Alipay Health Code app was first launched in Hangzhou and then in hundreds of other cities. By the middle of February, the system was considered to be able to cover 6.5 million people.

The app development was supported by the local authorities and a fintech company Ant Financial, a subsidiary of Alibaba. A similar app was launched by Tencent in Shenzhen

Chinese citizens were registering via AliPay or WeChat, answering questions about their health, and submitting their movement history. The data were also automatically pulled from the databases of Tencent and Alibaba.

The app processes the data and assigns a citizen with a color code. Green code holders are allowed to move freely, yellow code holders have to stay at home for a week, and red code holders for two. The app also generates a QR code that the user should scan each time they are leaving the house. Ant Financial hasn’t disclosed the logic behind status attribution

The New York Times specialists analyzed the code of the app and found out that the system doesn’t just decide if a user poses infection risks. It also sends personal data to the Chinese police.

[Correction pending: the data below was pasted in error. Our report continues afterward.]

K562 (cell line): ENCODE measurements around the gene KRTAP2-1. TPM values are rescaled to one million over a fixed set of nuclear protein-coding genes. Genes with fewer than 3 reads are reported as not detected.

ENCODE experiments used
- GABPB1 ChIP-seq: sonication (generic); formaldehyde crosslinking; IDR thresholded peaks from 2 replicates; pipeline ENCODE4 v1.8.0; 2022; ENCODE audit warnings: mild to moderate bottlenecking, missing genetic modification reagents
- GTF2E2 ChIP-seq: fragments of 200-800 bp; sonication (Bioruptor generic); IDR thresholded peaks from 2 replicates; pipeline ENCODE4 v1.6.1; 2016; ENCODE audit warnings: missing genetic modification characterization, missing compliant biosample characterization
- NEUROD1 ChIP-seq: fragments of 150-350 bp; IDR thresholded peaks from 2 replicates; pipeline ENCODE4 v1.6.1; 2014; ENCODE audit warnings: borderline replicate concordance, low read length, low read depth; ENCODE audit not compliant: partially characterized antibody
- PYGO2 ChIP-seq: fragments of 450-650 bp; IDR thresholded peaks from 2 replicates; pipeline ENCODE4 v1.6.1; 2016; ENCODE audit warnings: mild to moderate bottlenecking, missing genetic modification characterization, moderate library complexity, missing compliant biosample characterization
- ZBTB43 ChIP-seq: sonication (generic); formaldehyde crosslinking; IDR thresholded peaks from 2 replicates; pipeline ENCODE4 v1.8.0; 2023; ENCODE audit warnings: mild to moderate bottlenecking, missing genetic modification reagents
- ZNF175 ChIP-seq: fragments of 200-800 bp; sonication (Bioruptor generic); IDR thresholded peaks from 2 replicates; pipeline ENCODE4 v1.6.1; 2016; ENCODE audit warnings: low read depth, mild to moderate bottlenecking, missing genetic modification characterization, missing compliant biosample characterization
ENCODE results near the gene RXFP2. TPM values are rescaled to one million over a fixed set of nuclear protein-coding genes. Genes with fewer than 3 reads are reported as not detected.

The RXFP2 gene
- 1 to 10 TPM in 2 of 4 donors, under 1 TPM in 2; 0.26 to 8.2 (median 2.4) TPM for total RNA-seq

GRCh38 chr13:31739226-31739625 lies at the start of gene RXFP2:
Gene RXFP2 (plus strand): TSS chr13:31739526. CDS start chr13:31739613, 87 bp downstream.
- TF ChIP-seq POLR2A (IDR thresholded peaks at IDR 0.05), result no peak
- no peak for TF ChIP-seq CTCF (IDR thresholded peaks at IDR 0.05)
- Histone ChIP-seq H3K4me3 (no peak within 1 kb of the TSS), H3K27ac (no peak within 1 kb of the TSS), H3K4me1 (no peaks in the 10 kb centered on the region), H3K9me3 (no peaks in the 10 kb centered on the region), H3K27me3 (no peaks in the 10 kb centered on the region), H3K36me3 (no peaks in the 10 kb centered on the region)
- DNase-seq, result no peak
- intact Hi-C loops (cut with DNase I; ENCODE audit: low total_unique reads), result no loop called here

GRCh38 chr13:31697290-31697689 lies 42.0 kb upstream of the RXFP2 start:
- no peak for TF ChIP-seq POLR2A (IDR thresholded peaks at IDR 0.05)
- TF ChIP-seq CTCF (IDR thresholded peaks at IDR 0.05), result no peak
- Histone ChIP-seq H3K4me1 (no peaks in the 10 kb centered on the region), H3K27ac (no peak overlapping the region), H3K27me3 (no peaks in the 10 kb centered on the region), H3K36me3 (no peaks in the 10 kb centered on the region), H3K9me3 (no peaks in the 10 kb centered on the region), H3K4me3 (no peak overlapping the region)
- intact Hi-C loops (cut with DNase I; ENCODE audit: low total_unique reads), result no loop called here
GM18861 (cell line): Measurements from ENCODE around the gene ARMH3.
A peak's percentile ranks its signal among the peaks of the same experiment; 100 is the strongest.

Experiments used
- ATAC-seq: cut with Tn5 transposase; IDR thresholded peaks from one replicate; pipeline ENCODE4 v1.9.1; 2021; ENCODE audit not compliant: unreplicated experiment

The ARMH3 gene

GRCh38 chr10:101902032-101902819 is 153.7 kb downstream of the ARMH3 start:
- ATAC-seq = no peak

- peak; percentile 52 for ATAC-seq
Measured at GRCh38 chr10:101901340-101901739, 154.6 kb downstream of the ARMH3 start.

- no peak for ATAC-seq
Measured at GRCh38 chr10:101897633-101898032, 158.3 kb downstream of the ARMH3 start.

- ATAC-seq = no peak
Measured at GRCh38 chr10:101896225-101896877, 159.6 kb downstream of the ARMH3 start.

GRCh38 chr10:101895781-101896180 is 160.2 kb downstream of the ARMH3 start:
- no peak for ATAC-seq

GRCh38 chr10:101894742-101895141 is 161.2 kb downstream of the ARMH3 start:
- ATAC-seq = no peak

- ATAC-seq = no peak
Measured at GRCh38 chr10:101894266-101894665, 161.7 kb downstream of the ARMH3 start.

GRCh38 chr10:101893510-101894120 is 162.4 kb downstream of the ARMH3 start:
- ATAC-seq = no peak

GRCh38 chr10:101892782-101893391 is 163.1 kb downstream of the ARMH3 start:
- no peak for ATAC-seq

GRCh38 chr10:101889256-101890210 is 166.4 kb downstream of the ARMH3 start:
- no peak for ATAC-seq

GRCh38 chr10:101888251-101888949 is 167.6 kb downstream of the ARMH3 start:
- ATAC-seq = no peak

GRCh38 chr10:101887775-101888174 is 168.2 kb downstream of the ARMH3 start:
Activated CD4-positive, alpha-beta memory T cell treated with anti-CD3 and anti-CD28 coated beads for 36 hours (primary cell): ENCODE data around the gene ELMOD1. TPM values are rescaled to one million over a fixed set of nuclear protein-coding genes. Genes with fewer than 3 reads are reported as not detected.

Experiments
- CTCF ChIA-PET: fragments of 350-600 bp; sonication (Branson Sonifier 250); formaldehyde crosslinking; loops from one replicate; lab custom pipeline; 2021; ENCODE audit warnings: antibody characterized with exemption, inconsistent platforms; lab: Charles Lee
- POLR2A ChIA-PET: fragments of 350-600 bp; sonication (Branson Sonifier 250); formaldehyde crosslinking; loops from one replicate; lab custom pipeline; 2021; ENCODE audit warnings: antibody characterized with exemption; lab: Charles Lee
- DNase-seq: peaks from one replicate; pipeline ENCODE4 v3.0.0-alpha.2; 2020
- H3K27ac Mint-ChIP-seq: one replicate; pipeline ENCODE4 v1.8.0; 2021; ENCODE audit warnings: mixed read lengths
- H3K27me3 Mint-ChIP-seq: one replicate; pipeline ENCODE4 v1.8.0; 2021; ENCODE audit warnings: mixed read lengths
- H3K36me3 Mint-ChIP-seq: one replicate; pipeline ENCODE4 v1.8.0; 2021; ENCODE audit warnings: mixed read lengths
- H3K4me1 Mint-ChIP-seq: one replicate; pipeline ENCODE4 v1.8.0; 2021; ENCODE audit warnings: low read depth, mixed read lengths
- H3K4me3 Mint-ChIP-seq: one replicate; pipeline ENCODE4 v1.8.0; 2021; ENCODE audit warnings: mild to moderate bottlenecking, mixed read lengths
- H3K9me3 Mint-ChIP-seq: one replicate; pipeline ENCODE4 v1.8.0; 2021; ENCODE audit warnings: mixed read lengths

The app meant to fight the coronavirus became a perfect addition to the social credit system China has been building since 2014. It may even be its final missing piece.

Another interesting thing is that scoring functions and control over the test social credit system were managed by Ant Financial, the company behind the coronavirus app.

To eliminate any doubt left about personal data being handed over to the authorities, there a notable speech by Alibaba’s Jack Ma from 2016. Back then, he explicitly called law enforcement to use internet data to fight terrorism.

In addition to apps, the Chinese government also has a large-scale CCTV system with facial recognition. The idea of the project is to be able to identify any of 1.3 billion citizens in 30 seconds. China is planning to deploy the network across the entire country in 2020.

The pilot project took off in Xinjiang. Together with the social credit system it became a tool of total government control over people’s lives and led to large-scale discrimination.